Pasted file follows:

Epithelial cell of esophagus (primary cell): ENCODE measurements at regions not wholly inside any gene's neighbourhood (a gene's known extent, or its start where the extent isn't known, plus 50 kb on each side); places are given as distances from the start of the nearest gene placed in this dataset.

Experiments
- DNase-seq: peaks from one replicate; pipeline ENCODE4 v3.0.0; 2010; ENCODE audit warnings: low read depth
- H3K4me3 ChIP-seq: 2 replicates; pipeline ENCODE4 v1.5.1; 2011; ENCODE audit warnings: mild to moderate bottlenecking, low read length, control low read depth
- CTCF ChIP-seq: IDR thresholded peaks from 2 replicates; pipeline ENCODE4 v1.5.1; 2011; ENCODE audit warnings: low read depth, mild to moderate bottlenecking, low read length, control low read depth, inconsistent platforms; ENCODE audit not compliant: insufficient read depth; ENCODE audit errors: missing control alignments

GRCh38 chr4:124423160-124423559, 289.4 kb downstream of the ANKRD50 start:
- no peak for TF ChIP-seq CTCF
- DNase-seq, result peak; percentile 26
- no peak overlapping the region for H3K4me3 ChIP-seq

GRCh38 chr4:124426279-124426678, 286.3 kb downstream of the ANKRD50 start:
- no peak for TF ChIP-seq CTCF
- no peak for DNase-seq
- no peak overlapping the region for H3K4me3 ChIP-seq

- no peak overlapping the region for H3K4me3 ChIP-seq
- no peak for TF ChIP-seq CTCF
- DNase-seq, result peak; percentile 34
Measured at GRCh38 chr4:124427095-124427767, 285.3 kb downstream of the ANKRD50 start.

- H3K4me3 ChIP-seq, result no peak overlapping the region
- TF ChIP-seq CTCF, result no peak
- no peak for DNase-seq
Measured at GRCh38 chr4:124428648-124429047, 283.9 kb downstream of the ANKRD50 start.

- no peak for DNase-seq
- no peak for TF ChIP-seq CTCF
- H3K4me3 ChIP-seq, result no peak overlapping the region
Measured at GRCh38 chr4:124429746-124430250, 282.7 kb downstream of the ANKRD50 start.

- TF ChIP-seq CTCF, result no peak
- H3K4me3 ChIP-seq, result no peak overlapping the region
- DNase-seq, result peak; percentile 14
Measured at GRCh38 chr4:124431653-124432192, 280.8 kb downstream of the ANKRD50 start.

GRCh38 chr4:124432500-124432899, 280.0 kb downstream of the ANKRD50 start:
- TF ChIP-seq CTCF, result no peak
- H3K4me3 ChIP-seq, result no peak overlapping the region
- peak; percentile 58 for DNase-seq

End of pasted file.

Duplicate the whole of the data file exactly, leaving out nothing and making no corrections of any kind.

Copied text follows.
Epithelial cell of esophagus (primary cell): ENCODE measurements at regions not wholly inside any gene's neighbourhood (a gene's known extent, or its start where the extent isn't known, plus 50 kb on each side); places are given as distances from the start of the nearest gene placed in this dataset.

Experiments
- DNase-seq: peaks from one replicate; pipeline ENCODE4 v3.0.0; 2010; ENCODE audit warnings: low read depth
- H3K4me3 ChIP-seq: 2 replicates; pipeline ENCODE4 v1.5.1; 2011; ENCODE audit warnings: mild to moderate bottlenecking, low read length, control low read depth
- CTCF ChIP-seq: IDR thresholded peaks from 2 replicates; pipeline ENCODE4 v1.5.1; 2011; ENCODE audit warnings: low read depth, mild to moderate bottlenecking, low read length, control low read depth, inconsistent platforms; ENCODE audit not compliant: insufficient read depth; ENCODE audit errors: missing control alignments

GRCh38 chr4:124423160-124423559, 289.4 kb downstream of the ANKRD50 start:
- no peak for TF ChIP-seq CTCF
- DNase-seq, result peak; percentile 26
- no peak overlapping the region for H3K4me3 ChIP-seq

GRCh38 chr4:124426279-124426678, 286.3 kb downstream of the ANKRD50 start:
- no peak for TF ChIP-seq CTCF
- no peak for DNase-seq
- no peak overlapping the region for H3K4me3 ChIP-seq

- no peak overlapping the region for H3K4me3 ChIP-seq
- no peak for TF ChIP-seq CTCF
- DNase-seq, result peak; percentile 34
Measured at GRCh38 chr4:124427095-124427767, 285.3 kb downstream of the ANKRD50 start.

- H3K4me3 ChIP-seq, result no peak overlapping the region
- TF ChIP-seq CTCF, result no peak
- no peak for DNase-seq
Measured at GRCh38 chr4:124428648-124429047, 283.9 kb downstream of the ANKRD50 start.

- no peak for DNase-seq
- no peak for TF ChIP-seq CTCF
- H3K4me3 ChIP-seq, result no peak overlapping the region
Measured at GRCh38 chr4:124429746-124430250, 282.7 kb downstream of the ANKRD50 start.

- TF ChIP-seq CTCF, result no peak
- H3K4me3 ChIP-seq, result no peak overlapping the region
- DNase-seq, result peak; percentile 14
Measured at GRCh38 chr4:124431653-124432192, 280.8 kb downstream of the ANKRD50 start.

GRCh38 chr4:124432500-124432899, 280.0 kb downstream of the ANKRD50 start:
- TF ChIP-seq CTCF, result no peak
- H3K4me3 ChIP-seq, result no peak overlapping the region
- peak; percentile 58 for DNase-seq